of field.

    Tom
     
    rufref, Mar 27, 2005
    #7
  8. Of course it's harder to make faster lenses, that's why they cost more. Of
    course what you say is possible, particularly if you are talking about
    lenses from 2 different manufacturers. But with 2 lenses from the same
    maker, it's not likely. According to MTF graphs, the Canon 85mm 1.2 *is*
    sharper than the 1.8. The 200mm 1.8 *is* sharper than the 2.8. The same
    likely holds true for other manufaturers as well. Who would buy the more
    expensive lenses if they weren't better?
     
    Steve Gavette, Mar 27, 2005
    #8
  9. Better how? Beyond needing less available light, I'm not convinced the
    differences at the same F--stop are significant. There are likely
    exceptions both ways.
     
    Oliver Costich, Mar 27, 2005
    #9
  10. I know that there are exceptions. The Nikon 50mm 1.8 has a slight edge over
    the 1.4 at all apertures to f8. www.photodo.com has MTF graphs for older
    lenses, you can see for yourself. In general, a faster lens tends to be
    sharper than a comparable slower one, particularly at smaller apertures.
    Again, I am comparing lenses from the same manufaturer, i.e. the Nikon 300mm
    f4 vs. the f2.8
     
    Steve Gavette, Mar 27, 2005
    #10
  11. rob

    dj_nme Guest

    For SLR camera lenses in my opinion, better in several ways.
    Firstly, the larger apeture (low f-stop) lenses allow the autofocus (if
    available on the lens/body combination) to act more quickly, as the lens
    only stops down when the shutter fires.
    Secondly, it is easier to manualy focus (if you want to) in dimmer light.
    Thirdly, when stopped down 2 or 3 f-stops for maximum sharpness the
    autofocus is quicker and manual focus is easier than cheaper, smaller
    apeture (higher f-stop) lenses.

    It is realy about sharpness and speed of focussing.
     
    dj_nme, Mar 27, 2005
    #11
  12. rob

    retoohs Guest

     
    retoohs, Mar 27, 2005
    #12
  13. rob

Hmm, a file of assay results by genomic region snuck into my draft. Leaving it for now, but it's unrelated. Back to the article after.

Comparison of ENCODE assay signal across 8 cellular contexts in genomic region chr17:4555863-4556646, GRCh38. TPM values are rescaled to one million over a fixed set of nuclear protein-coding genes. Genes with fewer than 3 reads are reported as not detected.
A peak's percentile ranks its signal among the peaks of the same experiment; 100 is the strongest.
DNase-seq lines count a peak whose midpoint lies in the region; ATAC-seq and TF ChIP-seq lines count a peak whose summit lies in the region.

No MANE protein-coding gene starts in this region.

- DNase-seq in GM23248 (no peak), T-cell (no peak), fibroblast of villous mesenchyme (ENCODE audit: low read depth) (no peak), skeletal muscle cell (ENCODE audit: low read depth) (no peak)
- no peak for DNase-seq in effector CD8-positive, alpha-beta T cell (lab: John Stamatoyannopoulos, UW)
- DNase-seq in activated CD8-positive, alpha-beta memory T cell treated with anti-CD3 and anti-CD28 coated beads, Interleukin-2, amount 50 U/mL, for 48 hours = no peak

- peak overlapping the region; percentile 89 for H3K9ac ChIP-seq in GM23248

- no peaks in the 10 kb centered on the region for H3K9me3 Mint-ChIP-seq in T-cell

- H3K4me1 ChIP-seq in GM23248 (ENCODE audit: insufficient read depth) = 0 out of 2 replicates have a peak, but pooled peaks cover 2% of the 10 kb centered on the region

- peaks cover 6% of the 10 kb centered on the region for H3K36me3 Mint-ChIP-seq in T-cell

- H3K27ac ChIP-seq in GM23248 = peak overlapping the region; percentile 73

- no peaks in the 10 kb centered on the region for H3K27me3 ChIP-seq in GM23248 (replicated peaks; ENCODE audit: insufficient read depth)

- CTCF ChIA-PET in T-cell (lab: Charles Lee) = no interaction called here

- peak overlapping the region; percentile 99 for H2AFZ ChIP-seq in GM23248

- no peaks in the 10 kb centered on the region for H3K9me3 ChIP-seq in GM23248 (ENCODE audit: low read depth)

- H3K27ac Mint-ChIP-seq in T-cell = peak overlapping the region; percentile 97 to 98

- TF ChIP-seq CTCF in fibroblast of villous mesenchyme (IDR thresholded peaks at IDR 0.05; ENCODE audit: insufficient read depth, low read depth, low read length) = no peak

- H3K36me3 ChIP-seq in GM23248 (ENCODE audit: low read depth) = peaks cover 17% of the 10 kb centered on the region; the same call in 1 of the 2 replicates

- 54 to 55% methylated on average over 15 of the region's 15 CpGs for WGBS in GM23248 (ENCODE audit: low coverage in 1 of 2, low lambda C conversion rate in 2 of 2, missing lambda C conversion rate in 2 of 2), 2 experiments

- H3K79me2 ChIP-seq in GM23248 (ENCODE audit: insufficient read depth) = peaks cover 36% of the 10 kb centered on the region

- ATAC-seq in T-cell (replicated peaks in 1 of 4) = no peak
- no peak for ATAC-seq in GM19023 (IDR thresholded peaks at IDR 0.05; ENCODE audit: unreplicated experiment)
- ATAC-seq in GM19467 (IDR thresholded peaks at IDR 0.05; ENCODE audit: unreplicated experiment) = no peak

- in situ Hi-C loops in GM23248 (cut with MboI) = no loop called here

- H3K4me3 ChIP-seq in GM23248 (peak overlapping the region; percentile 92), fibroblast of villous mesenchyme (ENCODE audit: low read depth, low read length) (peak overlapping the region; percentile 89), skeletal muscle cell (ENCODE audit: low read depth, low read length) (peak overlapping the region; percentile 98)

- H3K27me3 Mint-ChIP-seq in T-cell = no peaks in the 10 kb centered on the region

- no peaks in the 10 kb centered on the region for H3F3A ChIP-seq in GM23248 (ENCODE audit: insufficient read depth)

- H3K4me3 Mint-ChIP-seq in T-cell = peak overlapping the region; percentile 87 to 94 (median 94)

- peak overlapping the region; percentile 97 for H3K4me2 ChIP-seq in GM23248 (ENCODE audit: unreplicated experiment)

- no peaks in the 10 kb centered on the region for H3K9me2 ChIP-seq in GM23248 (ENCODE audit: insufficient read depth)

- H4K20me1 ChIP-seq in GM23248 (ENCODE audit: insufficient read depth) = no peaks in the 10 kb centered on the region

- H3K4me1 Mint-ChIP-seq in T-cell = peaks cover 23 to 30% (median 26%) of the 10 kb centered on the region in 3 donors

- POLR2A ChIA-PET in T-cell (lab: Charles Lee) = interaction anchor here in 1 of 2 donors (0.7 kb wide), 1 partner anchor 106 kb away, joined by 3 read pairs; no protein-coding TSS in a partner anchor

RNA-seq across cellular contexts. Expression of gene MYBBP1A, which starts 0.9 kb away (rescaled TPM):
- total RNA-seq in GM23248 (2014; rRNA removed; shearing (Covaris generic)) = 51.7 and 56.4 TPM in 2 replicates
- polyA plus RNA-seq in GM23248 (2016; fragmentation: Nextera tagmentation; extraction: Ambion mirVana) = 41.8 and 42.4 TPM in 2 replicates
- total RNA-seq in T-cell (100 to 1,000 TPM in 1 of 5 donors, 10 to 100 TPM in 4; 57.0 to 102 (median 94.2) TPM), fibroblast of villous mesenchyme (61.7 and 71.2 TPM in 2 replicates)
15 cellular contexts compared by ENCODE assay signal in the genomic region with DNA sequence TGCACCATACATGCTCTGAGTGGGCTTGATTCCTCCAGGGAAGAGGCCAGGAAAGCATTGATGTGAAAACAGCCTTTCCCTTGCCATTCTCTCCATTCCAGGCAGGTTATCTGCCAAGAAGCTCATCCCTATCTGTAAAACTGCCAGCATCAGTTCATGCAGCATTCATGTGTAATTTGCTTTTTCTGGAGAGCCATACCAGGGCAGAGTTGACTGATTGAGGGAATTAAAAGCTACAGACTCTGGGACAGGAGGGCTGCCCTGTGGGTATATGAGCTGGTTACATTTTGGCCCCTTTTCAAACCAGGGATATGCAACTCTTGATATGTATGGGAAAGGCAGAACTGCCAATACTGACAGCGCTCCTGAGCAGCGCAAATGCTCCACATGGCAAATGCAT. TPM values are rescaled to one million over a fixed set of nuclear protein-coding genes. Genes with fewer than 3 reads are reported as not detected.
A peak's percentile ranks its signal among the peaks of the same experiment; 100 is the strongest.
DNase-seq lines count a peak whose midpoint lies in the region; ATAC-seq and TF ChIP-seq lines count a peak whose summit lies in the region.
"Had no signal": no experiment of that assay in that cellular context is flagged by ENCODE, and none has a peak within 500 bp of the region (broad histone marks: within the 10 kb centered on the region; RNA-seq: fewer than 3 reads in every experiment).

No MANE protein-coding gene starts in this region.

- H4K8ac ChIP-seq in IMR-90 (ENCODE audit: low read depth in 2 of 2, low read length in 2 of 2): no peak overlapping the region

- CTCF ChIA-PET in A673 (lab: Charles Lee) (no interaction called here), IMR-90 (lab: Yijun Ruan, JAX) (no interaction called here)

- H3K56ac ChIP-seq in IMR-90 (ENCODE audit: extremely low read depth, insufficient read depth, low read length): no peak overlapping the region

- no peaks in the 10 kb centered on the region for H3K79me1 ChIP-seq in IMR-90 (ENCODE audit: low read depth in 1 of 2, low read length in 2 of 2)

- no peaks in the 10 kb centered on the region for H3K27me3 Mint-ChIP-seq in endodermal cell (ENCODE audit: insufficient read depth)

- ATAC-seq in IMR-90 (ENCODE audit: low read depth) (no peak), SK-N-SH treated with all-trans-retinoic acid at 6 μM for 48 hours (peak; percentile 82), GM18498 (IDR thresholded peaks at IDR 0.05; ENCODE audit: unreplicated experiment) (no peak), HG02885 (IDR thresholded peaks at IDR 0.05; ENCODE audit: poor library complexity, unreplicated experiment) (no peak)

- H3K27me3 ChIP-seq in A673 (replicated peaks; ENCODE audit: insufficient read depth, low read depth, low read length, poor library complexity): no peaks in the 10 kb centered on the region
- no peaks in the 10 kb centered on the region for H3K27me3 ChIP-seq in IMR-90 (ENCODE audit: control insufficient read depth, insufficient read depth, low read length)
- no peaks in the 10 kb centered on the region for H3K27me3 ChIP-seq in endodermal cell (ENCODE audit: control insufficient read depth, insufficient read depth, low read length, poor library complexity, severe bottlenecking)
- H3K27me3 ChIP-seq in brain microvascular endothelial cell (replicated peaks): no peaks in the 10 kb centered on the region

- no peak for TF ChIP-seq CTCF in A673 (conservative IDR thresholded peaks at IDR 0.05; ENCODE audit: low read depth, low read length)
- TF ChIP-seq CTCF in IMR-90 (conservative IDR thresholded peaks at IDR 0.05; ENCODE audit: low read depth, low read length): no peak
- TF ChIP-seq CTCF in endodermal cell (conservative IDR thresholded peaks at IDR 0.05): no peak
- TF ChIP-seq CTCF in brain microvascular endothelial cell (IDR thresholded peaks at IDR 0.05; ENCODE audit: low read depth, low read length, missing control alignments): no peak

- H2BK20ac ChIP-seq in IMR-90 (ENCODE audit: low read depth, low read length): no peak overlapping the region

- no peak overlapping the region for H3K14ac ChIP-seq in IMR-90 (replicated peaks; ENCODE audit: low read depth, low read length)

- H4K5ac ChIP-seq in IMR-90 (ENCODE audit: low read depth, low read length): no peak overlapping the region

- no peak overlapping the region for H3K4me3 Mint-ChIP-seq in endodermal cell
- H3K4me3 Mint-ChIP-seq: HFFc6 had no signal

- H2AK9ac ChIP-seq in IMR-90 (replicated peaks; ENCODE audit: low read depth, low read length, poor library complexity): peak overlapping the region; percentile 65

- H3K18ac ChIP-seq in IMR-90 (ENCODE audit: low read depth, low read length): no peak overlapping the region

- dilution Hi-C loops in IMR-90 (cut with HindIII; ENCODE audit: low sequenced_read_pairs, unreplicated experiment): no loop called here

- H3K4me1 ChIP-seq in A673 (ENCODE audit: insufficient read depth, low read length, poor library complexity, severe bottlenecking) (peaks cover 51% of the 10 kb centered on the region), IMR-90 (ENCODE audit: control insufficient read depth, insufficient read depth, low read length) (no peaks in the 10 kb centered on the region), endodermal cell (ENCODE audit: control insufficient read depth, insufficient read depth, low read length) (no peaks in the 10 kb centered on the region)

Guest Guest

     
    Guest, Mar 27, 2005
    #13
  14. rob

    Alex Guest

    And faster auto focusing.
     
    Alex, Mar 27, 2005
    #14
  15. rob

    UC Guest

    The speed factor. In most cases, the slower lenses are better. Not
    always, but usually.

    Some companies produce different lines of lenses for different
    purposes, as typfied by Canon with the 'L' series lenses. Others, such
    as Leica, produce lenses all to the same standard, differing merely in
    speed. In the case of Leica lenses, at least, the lens quality at each
    speed is about as good as can be had at that particular time. Usually,
    but not always, the slower lenses are better on an absolute scale. In
    some cases, however, the slower lenses are older designs, and the
    latest fast lenses can sometimes surpass them.

    Leica has made several 180mm lenses for the reflex system, ranging in
    speed from f/4 to f/2. The earliest was a 2,8 lens designed in 1965. It
    was rather large and heavy. An f/4 lens appeared in 1976, which was
    considerably smaller and lighter. When Leica introduced a smaller,
    lighter 2,8 in 1980, the f/4 was dropped, as there was little point to
    continuing the lens when the new 2,8 was not much heavier or larger. A
    few years later an f/2 APO-Summicron was developed, which is
    extraordinary in quality, and was even better than the 2,8. Since it is
    quite expensive, however, Leica introduced an APO version of the 2,8
    lens. The two APO lenses are similar in quality.
     
    UC, Mar 27, 2005
    #15